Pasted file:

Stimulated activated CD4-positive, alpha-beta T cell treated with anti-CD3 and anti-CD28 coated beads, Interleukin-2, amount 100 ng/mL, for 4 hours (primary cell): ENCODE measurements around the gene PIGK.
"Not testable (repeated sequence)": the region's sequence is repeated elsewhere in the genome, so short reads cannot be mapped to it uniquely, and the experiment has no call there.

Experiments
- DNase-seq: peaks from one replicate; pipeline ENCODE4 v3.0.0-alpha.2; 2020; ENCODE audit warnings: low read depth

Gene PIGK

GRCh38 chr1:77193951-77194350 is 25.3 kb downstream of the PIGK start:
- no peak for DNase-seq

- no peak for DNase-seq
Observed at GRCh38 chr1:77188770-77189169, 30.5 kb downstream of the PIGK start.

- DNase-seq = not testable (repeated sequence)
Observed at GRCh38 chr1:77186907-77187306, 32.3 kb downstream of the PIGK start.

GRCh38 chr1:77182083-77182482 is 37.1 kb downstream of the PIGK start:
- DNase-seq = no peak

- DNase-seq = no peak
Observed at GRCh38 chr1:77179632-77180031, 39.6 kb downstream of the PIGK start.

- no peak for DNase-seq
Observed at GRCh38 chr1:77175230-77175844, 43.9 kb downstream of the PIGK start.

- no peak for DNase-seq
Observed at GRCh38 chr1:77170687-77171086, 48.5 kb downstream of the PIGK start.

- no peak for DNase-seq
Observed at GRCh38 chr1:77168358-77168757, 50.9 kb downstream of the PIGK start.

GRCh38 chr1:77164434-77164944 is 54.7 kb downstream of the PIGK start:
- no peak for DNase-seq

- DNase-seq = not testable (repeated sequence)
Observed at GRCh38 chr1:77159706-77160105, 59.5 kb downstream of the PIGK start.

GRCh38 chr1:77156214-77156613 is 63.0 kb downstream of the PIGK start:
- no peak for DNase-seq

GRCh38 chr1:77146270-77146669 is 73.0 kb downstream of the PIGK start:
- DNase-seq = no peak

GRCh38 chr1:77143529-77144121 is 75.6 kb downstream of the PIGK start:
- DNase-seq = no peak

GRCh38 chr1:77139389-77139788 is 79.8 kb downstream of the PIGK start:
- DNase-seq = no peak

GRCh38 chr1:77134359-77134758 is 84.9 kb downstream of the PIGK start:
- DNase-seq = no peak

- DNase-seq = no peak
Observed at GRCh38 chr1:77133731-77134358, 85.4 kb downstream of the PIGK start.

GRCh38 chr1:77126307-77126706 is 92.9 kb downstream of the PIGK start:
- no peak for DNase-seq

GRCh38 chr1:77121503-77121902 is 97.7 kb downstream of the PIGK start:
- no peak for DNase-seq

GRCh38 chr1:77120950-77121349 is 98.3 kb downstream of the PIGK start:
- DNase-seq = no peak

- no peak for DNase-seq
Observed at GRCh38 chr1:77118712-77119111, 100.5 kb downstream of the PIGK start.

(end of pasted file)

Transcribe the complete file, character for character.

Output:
Stimulated activated CD4-positive, alpha-beta T cell treated with anti-CD3 and anti-CD28 coated beads, Interleukin-2, amount 100 ng/mL, for 4 hours (primary cell): ENCODE measurements around the gene PIGK.
"Not testable (repeated sequence)": the region's sequence is repeated elsewhere in the genome, so short reads cannot be mapped to it uniquely, and the experiment has no call there.

Experiments
- DNase-seq: peaks from one replicate; pipeline ENCODE4 v3.0.0-alpha.2; 2020; ENCODE audit warnings: low read depth

Gene PIGK

GRCh38 chr1:77193951-77194350 is 25.3 kb downstream of the PIGK start:
- no peak for DNase-seq

- no peak for DNase-seq
Observed at GRCh38 chr1:77188770-77189169, 30.5 kb downstream of the PIGK start.

- DNase-seq = not testable (repeated sequence)
Observed at GRCh38 chr1:77186907-77187306, 32.3 kb downstream of the PIGK start.

GRCh38 chr1:77182083-77182482 is 37.1 kb downstream of the PIGK start:
- DNase-seq = no peak

- DNase-seq = no peak
Observed at GRCh38 chr1:77179632-77180031, 39.6 kb downstream of the PIGK start.

- no peak for DNase-seq
Observed at GRCh38 chr1:77175230-77175844, 43.9 kb downstream of the PIGK start.

- no peak for DNase-seq
Observed at GRCh38 chr1:77170687-77171086, 48.5 kb downstream of the PIGK start.

- no peak for DNase-seq
Observed at GRCh38 chr1:77168358-77168757, 50.9 kb downstream of the PIGK start.

GRCh38 chr1:77164434-77164944 is 54.7 kb downstream of the PIGK start:
- no peak for DNase-seq

- DNase-seq = not testable (repeated sequence)
Observed at GRCh38 chr1:77159706-77160105, 59.5 kb downstream of the PIGK start.

GRCh38 chr1:77156214-77156613 is 63.0 kb downstream of the PIGK start:
- no peak for DNase-seq

GRCh38 chr1:77146270-77146669 is 73.0 kb downstream of the PIGK start:
- DNase-seq = no peak

GRCh38 chr1:77143529-77144121 is 75.6 kb downstream of the PIGK start:
- DNase-seq = no peak

GRCh38 chr1:77139389-77139788 is 79.8 kb downstream of the PIGK start:
- DNase-seq = no peak

GRCh38 chr1:77134359-77134758 is 84.9 kb downstream of the PIGK start:
- DNase-seq = no peak

- DNase-seq = no peak
Observed at GRCh38 chr1:77133731-77134358, 85.4 kb downstream of the PIGK start.

GRCh38 chr1:77126307-77126706 is 92.9 kb downstream of the PIGK start:
- no peak for DNase-seq

GRCh38 chr1:77121503-77121902 is 97.7 kb downstream of the PIGK start:
- no peak for DNase-seq

GRCh38 chr1:77120950-77121349 is 98.3 kb downstream of the PIGK start:
- DNase-seq = no peak

- no peak for DNase-seq
Observed at GRCh38 chr1:77118712-77119111, 100.5 kb downstream of the PIGK start.